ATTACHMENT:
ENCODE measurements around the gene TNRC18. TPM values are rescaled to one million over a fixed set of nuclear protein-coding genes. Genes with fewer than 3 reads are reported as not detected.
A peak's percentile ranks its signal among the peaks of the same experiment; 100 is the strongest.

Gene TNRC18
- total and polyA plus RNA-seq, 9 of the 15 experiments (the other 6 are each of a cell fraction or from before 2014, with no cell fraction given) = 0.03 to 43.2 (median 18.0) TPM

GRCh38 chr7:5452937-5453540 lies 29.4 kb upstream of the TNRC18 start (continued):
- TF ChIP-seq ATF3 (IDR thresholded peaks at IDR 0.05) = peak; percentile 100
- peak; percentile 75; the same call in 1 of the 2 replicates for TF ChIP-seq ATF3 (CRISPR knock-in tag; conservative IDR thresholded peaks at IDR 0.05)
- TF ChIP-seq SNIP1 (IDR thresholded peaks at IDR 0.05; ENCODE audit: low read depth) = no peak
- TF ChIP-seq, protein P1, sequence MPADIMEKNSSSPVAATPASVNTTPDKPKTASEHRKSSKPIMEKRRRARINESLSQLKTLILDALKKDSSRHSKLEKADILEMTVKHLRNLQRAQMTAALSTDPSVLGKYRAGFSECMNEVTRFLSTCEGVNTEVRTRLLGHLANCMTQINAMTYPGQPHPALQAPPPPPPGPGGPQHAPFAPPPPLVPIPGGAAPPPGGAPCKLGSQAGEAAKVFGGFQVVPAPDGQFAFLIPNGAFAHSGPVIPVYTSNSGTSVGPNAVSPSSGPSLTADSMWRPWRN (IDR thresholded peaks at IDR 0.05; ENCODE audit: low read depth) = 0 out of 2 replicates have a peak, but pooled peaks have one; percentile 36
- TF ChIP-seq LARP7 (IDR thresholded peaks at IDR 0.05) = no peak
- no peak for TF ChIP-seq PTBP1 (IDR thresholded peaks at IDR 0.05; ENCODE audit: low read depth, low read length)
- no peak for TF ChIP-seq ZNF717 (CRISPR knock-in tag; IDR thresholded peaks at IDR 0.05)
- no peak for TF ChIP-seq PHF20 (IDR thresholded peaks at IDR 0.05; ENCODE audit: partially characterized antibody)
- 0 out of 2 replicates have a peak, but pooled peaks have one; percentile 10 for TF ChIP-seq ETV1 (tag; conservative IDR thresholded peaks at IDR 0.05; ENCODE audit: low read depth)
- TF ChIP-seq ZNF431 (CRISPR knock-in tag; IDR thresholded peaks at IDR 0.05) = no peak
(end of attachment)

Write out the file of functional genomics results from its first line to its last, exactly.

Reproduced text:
ENCODE measurements around the gene TNRC18. TPM values are rescaled to one million over a fixed set of nuclear protein-coding genes. Genes with fewer than 3 reads are reported as not detected.
A peak's percentile ranks its signal among the peaks of the same experiment; 100 is the strongest.

Gene TNRC18
- total and polyA plus RNA-seq, 9 of the 15 experiments (the other 6 are each of a cell fraction or from before 2014, with no cell fraction given) = 0.03 to 43.2 (median 18.0) TPM

GRCh38 chr7:5452937-5453540 lies 29.4 kb upstream of the TNRC18 start (continued):
- TF ChIP-seq ATF3 (IDR thresholded peaks at IDR 0.05) = peak; percentile 100
- peak; percentile 75; the same call in 1 of the 2 replicates for TF ChIP-seq ATF3 (CRISPR knock-in tag; conservative IDR thresholded peaks at IDR 0.05)
- TF ChIP-seq SNIP1 (IDR thresholded peaks at IDR 0.05; ENCODE audit: low read depth) = no peak
- TF ChIP-seq, protein P1, sequence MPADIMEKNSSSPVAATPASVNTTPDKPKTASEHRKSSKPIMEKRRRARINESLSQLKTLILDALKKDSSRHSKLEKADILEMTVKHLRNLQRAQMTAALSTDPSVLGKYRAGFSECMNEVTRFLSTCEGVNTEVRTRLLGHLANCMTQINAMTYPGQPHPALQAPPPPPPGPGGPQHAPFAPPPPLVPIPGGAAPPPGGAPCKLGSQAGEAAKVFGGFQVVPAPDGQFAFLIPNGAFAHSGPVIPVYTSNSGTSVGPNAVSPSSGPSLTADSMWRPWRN (IDR thresholded peaks at IDR 0.05; ENCODE audit: low read depth) = 0 out of 2 replicates have a peak, but pooled peaks have one; percentile 36
- TF ChIP-seq LARP7 (IDR thresholded peaks at IDR 0.05) = no peak
- no peak for TF ChIP-seq PTBP1 (IDR thresholded peaks at IDR 0.05; ENCODE audit: low read depth, low read length)
- no peak for TF ChIP-seq ZNF717 (CRISPR knock-in tag; IDR thresholded peaks at IDR 0.05)
- no peak for TF ChIP-seq PHF20 (IDR thresholded peaks at IDR 0.05; ENCODE audit: partially characterized antibody)
- 0 out of 2 replicates have a peak, but pooled peaks have one; percentile 10 for TF ChIP-seq ETV1 (tag; conservative IDR thresholded peaks at IDR 0.05; ENCODE audit: low read depth)
- TF ChIP-seq ZNF431 (CRISPR knock-in tag; IDR thresholded peaks at IDR 0.05) = no peak